23 Jul Casitas Lofts Threatens 100 acres of open space
The River community and FoLAR have been monitoring a proposed private development that threatens our shared vision of open space on the River for the public. The “Casitas Lofts” project, situated south of the 2 Freeway in Glassell Park, presents an obstacle at the north end of what should be 100 continuous acres of open space on the River. This luxury development seeks to privatize decades of public planning and investment in river restoration and chokes off public access.
FoLAR opposes the Casitas Lofts project as is, and continues to drive community participation to sign our petition calling for 100 continuous acres of open space. SIGN OUR PETITION TODAY – and share with others so we can show decision-makers our unified and robust public opposition.
We oppose the Casitas Lofts project for a number of critical reasons. Firstly, we stand with the adjacent neighborhood councils and other nonprofits who believe this development is the wrong fit for their neighborhood and residents. The private development firm has offered a pittance of affordable units in this 419 unit complex – and only as a way to access more density for its project; at the height of the housing crisis the public cannot stand by while private interests profit hand over fist. You can read more about the issue of green gentrification on our partner NRDC’s blog. Additionally this site is in a historic floodplain, adjacent to a freeway, and has narrow entry and exit passageways – points noted by our fellow community members who question the appropriateness of any residential project at this site. Ultimately, this private development has shirked its responsibility to develop something that serves the community and sets a dangerous precedent should a private equity firm capitalize on the community efforts to deliver River restoration.
What are we going to do about it? Sign FoLAR’s petition, sign up for email updates on our home page, and sign on to our forthcoming DEIR response as we mobilize opposition to this project until it serves the public’s interest.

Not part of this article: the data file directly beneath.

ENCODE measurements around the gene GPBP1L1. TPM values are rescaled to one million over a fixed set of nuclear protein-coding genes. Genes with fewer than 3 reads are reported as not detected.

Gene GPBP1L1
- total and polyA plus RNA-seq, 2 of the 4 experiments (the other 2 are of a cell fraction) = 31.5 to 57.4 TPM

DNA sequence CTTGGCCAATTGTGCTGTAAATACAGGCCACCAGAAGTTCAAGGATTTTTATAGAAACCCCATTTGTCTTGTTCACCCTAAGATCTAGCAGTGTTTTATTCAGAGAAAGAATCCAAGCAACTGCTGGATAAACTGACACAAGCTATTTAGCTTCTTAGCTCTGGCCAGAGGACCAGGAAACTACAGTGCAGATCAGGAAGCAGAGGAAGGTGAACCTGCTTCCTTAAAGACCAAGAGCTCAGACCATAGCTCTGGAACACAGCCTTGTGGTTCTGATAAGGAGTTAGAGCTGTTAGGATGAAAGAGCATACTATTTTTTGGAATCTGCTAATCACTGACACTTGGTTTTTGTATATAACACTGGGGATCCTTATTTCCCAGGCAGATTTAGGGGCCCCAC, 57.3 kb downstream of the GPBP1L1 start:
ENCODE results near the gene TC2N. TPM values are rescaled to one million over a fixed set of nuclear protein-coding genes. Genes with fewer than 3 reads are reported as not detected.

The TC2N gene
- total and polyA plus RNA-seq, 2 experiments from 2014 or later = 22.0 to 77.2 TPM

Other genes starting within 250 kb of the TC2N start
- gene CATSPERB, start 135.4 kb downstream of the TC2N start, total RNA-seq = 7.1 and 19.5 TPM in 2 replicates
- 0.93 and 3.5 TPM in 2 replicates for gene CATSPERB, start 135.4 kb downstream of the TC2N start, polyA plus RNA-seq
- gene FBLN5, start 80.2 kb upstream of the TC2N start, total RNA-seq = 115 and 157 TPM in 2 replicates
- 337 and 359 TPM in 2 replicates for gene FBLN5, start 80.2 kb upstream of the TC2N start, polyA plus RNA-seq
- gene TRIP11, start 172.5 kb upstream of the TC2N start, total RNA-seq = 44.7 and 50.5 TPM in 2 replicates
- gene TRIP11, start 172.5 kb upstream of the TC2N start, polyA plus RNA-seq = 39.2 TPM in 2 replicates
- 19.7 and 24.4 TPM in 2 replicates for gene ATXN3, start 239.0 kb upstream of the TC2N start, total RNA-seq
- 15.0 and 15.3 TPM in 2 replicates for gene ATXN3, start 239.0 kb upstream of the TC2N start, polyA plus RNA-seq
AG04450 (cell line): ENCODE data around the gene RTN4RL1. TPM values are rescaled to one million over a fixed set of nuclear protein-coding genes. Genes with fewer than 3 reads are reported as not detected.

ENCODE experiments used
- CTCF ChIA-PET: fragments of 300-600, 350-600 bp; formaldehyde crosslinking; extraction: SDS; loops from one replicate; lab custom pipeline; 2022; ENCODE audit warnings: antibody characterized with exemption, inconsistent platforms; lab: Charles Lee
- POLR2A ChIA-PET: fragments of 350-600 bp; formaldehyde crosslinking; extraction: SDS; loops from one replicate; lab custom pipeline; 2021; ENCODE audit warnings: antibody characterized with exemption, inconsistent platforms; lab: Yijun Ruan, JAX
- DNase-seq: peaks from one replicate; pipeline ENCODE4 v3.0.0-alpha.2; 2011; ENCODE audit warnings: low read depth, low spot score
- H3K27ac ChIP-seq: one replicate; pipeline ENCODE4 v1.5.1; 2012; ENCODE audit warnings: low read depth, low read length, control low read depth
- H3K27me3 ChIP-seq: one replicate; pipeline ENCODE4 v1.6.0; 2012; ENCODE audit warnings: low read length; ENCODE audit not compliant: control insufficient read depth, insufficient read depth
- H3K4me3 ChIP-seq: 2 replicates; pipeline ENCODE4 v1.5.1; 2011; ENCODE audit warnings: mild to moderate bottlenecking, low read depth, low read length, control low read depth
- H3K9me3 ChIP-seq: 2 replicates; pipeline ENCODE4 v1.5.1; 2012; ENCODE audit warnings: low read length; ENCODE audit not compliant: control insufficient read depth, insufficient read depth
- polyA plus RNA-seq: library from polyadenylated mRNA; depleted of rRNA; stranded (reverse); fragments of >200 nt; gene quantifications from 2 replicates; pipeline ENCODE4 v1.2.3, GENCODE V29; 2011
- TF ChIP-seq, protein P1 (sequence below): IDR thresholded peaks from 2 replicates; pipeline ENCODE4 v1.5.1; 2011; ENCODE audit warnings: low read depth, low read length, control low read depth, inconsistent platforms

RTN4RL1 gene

A few notes about process – this development has been making slow progress through the City’s development and entitlements process. Part of that process requires compliance with California’s Environmental Quality Act (CEQA), which, in this case, requires an Environmental Impact Report (EIR) to be publicly released. EIRs examine the environmental impacts of proposed development projects; they also provide community efforts like ours the window to formally engage and publicly comment.
FoLAR has been leading a community coalition in opposition and is prepared to draft a formal Draft EIR (DEIR) comment letter articulating the finer points of our opposition when the DEIR is released – expected to be in the very near future. We invite all community members and community organizations to sign on to our DEIR comment letter at that time.
This past June, the developer presented to our neighbors at the Glassell Park Neighborhood Council’s Planning & Land Use Committee. We made a point to attend and observe, and raise our objections – as did many other concerned residents and stakeholders.
Thanks to all the stewards who attended and stood with FoLAR – this is the end of the beginning for this project and we’ll have action alerts on behalf of 100 continuous acres of open space.
Here’s a quick rundown of what else we learned at the meeting:
- First, you can listen to the meeting recording on our Soundcloud – listen in here.
- The developers presented a design will minimal changes since the last meeting (Fall 2018). You can view their presentation here: Bow Tie Landing Presentation.
- Developers acknowledged this is a highly complicated site – one of our excellent docents called this out: “perhaps the complications indicate housing is not appropriate for this site.”
- For their part, the developer’s representative cast the project as not a housing development, but a “parks amenities project with housing elements”. This is disingenuous and misleading – if the public must pass through private property it will always be an impediment to public access.
- Read FoLAR’s Public Access Guidelines online, to understand how we measure appropriate projects and guard against the loss of access to our natural resource.
- The project site is zoned for public facilities – like, a River park, perhaps? – codifying the city’s intention and community’s desire to see this parcel related to the adjacent open space.